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How Funskool introduced India to branded toys and transformed the market forever

posted on 31st December 2018
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An extremely youthful nation, India - with its increasing spending power - has a rapidly growing market for toys. Research and Markets estimates that the Indian toys market was worth $1.3 billion in 2017, and is projected to cross $2.9 billion by 2023, at a CAGR of 13.9 percent during 2018-2023.

Consumers are moving towards innovative and electronic toys, and the changing market seems ripe for the taking. And who better to capitalise on this opportunity than a well-established player who knows in the ins and outs of the market?

Over the years, Funskool India has become synonymous with the word ‘toy’ in India’s middle-class households. Since 1986, the company has made strides in bringing branded toys to the Indian market. It has gained valuable experience along the way. Now, the Chennai-based company seeks to stay relevant and ride the changing nature of consumers in the toys industry.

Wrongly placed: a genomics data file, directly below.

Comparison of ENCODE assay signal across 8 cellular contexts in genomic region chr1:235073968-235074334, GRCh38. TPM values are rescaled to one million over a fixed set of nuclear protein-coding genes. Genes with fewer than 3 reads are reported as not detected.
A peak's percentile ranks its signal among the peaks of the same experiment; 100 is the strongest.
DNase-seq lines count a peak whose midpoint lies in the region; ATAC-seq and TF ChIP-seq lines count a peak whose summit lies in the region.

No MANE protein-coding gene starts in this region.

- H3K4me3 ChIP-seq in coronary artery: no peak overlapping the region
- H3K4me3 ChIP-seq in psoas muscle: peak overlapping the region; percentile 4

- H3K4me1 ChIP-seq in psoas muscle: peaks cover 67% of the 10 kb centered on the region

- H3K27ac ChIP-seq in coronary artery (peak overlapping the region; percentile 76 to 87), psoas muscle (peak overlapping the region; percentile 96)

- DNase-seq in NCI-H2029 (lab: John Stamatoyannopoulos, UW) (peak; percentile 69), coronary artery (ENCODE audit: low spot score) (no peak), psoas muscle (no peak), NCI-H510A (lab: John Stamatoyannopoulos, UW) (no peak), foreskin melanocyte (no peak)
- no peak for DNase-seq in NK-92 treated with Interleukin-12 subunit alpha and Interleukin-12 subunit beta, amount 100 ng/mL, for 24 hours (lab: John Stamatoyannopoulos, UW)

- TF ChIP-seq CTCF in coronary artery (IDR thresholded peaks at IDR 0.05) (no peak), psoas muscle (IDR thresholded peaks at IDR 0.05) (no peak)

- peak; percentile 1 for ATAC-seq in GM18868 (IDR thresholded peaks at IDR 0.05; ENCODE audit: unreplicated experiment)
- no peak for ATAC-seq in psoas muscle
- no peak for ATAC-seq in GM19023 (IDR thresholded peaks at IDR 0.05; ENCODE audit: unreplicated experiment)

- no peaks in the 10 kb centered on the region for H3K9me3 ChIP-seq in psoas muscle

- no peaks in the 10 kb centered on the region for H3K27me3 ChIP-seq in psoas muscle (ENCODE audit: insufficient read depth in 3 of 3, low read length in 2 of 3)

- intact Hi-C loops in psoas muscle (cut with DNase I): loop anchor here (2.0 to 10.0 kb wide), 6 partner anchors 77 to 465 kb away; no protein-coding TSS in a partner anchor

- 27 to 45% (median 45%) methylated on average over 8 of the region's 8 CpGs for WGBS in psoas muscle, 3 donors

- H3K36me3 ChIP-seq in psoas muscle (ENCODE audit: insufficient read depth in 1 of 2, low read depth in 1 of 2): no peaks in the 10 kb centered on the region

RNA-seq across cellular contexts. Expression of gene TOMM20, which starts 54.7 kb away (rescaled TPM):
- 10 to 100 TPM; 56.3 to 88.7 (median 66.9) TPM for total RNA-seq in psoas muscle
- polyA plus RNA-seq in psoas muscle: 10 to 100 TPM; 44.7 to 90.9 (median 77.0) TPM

“The toy industry has a bright future since 35 percent of India’s population is below the age of 14 and the per capita consumption of toys is one of the lowest in the world. Hence, the sector has a bright future,” says John Baby, CEO, Funskool India.

The Rs 250-crore business is the largest toy company of India with integrated design, research and development, manufacturing, marketing and distribution activities, according to him.

The company manufactures products under its well-known brands, including Giggles, Play N’ Learn, Fundough, Handycraft, etc. It also makes products of other reputed companies such as Hasbro and Tomy under a license. “We are also heavily into exports. The current year’s exports are estimated to be around 30 percent of the total business. By 2020, we are targeting 50 percent of business from exports,” Baby says.

From tyres to toys

One of the company’s greatest achievements is etching its name into the mindspace of consumers who used to buy unbranded toys. Back in the 1980s, high quality, branded toys were simply unavailable. During these years, Funskool Founder Ravi Mammen used to travel abroad quite often for business visits. His friends usually asked him to bring back branded toys for their children.